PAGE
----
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Short rides in Vietnam

Discussion in 'Asia' started by OccRider, Nov 4, 2008.

  1. OccRider

    OccRider Adventurer

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    Here are some long winded ramblings from only two days of riding in Vietnam. I was in Vietnam from 21-Sep-08 through 3-Oct-08, half the time for a business trip and half the time for vacation. I had originally planned to do a three to four day motorcycle loop trip in the northwest near Sapa. Due to the typhoons in the area and other reasons I opted for a more flexible trip and decided to just wing which days I actually road while in different areas. With the occasional rain I only did a one day bike trip in the Sapa area and one day driving around Hanoi.

    First, let me say, Go! Now! Don't wait! It's relatively cheap and easy to get there. It's easy and cheap to travel there. The people are super nice, and the mountains around Sapa are spectacular.

    This is what you can expect to see in the valley near Sapa.
    #1
  2. OccRider

    OccRider Adventurer

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    Another picture below Sapa
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  3. OccRider

    OccRider Adventurer

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    If it seems like I’m focusing on functional details it’s because from conversations I’ve already had it seems like that’s what many people want and need to convince themselves to go on trips to countries like Vietnam. It’s only intended to show you how easy it is to travel in Vietnam.

    Before I get too many comments on cost, I’ll make some comments. You can pay upwards of $100 a day for a motorcycle tour or you can rent one yourself for next to nothing. For me it’s all about how much time I have for a trip; less time usually means I’m willing to spend more money. Being that I only had 7 days I was willing to spend more money.

    One suggestion I have for people who want to go exploring on their own would be to hire a guide here and there to take you off the main roads and onto the trails. We were on paths that changed from a mud path two feet wide into an almost road and then back down to a narrow path again and then jumped back onto pavement. I would probably never have gone down the original path because it initially looked like it was a trail into someone’s house, but ended up being a very cool hour long off-road ride. (Nor would I have crossed the suspension bridge with missing boards and rusty nails sticking up out of the boards.)

    In Sapa I arranged a motorbike tour through my hotel (Mountain View Hotel). They call them motorbikes but I call them scooters. Perfectly adequate 125cc scooters with 26” wheels. Two of us and a guide all on our own scooters for $30 each.

    We went over Tram Tom pass from Sapa towards Lai Chau. We didn't make it all the way to the town of Lai Chau because we opted to spend more of our time off the paved roads and on smaller dirt roads/trails once we got over the pass. We left at 8:30am and returned pretty close to 4:00pm (about 180km on less than a tank of gas).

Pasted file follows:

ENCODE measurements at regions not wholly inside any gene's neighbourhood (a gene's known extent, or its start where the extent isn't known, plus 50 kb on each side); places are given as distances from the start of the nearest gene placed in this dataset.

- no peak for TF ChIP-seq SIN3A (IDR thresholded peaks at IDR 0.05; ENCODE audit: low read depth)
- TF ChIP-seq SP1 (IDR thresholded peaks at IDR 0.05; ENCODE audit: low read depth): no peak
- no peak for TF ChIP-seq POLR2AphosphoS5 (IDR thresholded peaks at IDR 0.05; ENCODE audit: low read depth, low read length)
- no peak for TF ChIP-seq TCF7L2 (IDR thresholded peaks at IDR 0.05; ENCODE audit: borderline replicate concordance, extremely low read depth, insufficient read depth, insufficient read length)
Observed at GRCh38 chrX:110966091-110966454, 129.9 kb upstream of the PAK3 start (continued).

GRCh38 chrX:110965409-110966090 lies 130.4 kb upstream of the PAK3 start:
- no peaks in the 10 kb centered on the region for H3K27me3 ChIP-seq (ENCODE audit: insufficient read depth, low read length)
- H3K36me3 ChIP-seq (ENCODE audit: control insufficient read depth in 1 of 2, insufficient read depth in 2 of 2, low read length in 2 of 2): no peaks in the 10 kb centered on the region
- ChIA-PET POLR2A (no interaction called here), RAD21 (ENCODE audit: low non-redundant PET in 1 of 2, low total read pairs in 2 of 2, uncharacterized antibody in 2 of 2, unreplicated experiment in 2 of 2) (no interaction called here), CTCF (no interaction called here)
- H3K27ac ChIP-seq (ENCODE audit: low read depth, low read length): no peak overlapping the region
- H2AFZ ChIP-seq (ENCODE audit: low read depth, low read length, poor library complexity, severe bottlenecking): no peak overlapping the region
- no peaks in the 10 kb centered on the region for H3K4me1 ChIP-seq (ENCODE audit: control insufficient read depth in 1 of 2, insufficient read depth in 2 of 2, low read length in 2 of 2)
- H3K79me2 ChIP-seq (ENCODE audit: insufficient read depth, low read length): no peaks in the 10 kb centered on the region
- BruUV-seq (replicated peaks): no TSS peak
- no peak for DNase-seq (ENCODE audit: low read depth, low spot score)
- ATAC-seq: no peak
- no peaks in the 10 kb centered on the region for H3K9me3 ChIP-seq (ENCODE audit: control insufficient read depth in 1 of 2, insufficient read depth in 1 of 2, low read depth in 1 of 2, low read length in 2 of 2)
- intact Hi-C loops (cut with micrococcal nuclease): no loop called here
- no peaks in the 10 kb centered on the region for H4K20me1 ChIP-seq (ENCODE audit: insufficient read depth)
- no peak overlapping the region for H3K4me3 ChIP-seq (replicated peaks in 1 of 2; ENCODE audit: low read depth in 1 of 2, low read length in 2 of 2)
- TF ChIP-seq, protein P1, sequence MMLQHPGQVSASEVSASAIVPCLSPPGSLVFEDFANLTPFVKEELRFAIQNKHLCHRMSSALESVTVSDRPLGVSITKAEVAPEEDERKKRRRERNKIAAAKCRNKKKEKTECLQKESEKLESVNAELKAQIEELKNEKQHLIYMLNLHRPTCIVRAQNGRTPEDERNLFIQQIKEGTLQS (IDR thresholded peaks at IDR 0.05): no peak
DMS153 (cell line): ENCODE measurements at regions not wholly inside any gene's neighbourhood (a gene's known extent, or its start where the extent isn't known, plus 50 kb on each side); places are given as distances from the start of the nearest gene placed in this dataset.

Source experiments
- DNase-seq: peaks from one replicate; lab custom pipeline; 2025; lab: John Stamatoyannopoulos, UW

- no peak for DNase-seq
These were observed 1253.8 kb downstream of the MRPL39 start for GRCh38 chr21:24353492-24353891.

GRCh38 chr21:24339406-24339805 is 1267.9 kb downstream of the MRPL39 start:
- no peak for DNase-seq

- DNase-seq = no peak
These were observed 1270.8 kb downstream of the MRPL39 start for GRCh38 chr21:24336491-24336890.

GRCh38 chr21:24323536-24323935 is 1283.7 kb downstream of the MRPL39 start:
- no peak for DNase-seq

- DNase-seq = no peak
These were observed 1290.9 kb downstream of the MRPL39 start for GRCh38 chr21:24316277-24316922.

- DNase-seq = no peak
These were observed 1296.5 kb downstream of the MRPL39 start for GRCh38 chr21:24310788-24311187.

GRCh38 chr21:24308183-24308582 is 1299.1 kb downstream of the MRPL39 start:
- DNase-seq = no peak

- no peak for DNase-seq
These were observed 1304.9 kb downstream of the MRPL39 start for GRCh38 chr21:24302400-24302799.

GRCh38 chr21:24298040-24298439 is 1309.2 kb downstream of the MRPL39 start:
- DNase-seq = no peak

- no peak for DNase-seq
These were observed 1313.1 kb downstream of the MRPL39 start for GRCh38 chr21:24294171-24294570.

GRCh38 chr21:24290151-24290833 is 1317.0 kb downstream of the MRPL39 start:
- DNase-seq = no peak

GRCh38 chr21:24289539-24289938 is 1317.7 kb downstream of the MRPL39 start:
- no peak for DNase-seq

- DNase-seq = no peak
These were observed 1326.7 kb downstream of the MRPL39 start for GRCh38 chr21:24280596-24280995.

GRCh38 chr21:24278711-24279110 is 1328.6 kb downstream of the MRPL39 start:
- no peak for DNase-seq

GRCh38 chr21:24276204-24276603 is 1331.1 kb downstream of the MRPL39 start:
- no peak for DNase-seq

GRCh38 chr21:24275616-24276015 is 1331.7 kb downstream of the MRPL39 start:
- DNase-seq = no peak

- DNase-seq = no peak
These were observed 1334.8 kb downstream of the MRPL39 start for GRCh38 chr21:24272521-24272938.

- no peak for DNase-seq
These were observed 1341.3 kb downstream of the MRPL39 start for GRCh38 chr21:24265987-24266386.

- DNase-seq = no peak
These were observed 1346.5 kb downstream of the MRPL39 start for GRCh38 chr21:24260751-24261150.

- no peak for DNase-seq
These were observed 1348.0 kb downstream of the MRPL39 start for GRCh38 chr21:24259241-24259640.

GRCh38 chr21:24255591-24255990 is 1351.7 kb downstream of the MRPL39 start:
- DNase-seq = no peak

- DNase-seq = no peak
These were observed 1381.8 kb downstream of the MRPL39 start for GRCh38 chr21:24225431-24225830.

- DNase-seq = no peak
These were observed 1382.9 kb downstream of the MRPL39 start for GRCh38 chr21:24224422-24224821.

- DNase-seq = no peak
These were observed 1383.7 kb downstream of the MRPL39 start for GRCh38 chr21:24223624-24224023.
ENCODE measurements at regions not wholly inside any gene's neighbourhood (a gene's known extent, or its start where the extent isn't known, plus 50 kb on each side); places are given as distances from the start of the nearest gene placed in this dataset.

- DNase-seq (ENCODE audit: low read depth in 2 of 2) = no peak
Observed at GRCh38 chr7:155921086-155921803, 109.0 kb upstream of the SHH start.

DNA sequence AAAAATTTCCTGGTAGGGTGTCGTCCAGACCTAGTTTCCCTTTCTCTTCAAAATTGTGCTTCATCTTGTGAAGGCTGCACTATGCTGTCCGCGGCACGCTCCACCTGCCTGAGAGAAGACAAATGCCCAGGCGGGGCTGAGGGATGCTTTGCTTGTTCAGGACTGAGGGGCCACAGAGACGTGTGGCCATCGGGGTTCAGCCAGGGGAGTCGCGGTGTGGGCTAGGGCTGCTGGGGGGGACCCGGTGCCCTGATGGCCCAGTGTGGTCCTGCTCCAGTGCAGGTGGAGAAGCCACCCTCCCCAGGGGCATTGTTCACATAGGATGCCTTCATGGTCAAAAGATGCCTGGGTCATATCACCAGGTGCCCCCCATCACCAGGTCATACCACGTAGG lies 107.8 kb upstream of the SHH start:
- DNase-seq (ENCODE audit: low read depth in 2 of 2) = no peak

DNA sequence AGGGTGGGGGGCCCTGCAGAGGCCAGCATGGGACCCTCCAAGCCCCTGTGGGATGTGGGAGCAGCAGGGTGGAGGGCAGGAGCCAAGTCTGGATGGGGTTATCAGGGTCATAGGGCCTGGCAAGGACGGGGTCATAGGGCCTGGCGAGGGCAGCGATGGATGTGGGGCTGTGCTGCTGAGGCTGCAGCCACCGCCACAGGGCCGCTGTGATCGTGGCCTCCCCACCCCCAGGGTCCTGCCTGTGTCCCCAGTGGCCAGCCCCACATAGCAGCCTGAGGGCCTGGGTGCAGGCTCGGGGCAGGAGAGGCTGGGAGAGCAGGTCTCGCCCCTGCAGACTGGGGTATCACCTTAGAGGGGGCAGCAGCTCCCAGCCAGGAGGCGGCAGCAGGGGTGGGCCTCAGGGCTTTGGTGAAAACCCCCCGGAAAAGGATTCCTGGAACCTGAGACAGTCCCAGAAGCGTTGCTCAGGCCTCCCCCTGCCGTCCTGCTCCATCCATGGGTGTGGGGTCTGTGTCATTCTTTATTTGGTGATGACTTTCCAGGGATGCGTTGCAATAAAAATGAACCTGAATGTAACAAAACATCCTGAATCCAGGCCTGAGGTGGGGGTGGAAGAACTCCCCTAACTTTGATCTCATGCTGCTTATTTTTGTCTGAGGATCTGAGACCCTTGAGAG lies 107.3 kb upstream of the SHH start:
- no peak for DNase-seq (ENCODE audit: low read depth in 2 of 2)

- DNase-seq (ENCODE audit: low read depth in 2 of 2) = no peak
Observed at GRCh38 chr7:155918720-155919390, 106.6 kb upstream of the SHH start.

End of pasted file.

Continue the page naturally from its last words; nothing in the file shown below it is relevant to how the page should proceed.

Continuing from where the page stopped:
The Sapa side of the road was under heavy construction and it had been raining quite a bit the week before but it had been dry for two days.
    #3
  4. OccRider

    OccRider Adventurer

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    More construction heading up to the pass from Sapa.
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  5. OccRider

    OccRider Adventurer

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  6. OccRider

    OccRider Adventurer

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  7. OccRider

    OccRider Adventurer

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    The 125cc scooter had adequate power and suspension for the road conditions. The top speed of the day was around 50km per hour. The low speed has to do with the design of the road and flowing with the rest of the drivers on the road. No one ever mentioned any need for a motorcycle driver’s license. You only had to demonstrate the ability to ride the scooter competently, otherwise they would have wanted you to ride on the back of a scooter with a guide. As far as skill level, if it's raining or the roads are muddy you should be pretty competent because the dirt roads in the area are quite often very slippery clay and some roads include lots of water crossings, usually paved at that point, usually less than 12 inches deep and about 10 feet across depending on the level or recent rain. These muddy conditions are when a Minsk or Honda 250 with better tires might come in handy; but the local people navigate these conditions on scooters overloaded hundreds of pounds of provisions every day and don’t seem to have a problem; nor did we. I only saw a few Minks and millions of scooters. If I go back I’d like to do a longer trip to the north and east of Sapa and would probably go for a Honda 250, which seem as plentiful as the Minsk, in better condition and seem to have just as many shops that can repair them.

    Helmets? Ya right. Vietnam now has a helmet law but most of the helmets are little more than glorified hats. Although, I have to admit, in the heat and humidity of Hanoi it was nice to have some air flow.